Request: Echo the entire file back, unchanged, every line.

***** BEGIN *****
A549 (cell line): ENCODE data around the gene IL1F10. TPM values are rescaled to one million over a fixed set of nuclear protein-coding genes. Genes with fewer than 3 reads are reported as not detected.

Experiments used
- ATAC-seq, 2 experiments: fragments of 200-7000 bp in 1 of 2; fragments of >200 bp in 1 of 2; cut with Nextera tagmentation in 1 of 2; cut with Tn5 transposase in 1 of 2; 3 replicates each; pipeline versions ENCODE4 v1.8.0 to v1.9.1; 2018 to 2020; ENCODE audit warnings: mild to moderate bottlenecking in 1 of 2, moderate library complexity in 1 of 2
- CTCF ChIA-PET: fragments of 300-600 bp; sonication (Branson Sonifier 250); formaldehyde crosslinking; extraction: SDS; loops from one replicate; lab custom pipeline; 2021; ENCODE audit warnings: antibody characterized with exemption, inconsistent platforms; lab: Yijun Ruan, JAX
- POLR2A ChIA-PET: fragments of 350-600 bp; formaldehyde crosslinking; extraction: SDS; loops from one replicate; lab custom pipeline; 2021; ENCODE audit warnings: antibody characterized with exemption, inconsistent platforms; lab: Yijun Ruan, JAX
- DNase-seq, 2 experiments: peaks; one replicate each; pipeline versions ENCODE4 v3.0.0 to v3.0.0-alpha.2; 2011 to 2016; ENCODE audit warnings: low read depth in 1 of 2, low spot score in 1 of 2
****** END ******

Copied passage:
A549 (cell line): ENCODE data around the gene IL1F10. TPM values are rescaled to one million over a fixed set of nuclear protein-coding genes. Genes with fewer than 3 reads are reported as not detected.

Experiments used
- ATAC-seq, 2 experiments: fragments of 200-7000 bp in 1 of 2; fragments of >200 bp in 1 of 2; cut with Nextera tagmentation in 1 of 2; cut with Tn5 transposase in 1 of 2; 3 replicates each; pipeline versions ENCODE4 v1.8.0 to v1.9.1; 2018 to 2020; ENCODE audit warnings: mild to moderate bottlenecking in 1 of 2, moderate library complexity in 1 of 2
- CTCF ChIA-PET: fragments of 300-600 bp; sonication (Branson Sonifier 250); formaldehyde crosslinking; extraction: SDS; loops from one replicate; lab custom pipeline; 2021; ENCODE audit warnings: antibody characterized with exemption, inconsistent platforms; lab: Yijun Ruan, JAX
- POLR2A ChIA-PET: fragments of 350-600 bp; formaldehyde crosslinking; extraction: SDS; loops from one replicate; lab custom pipeline; 2021; ENCODE audit warnings: antibody characterized with exemption, inconsistent platforms; lab: Yijun Ruan, JAX
- DNase-seq, 2 experiments: peaks; one replicate each; pipeline versions ENCODE4 v3.0.0 to v3.0.0-alpha.2; 2011 to 2016; ENCODE audit warnings: low read depth in 1 of 2, low spot score in 1 of 2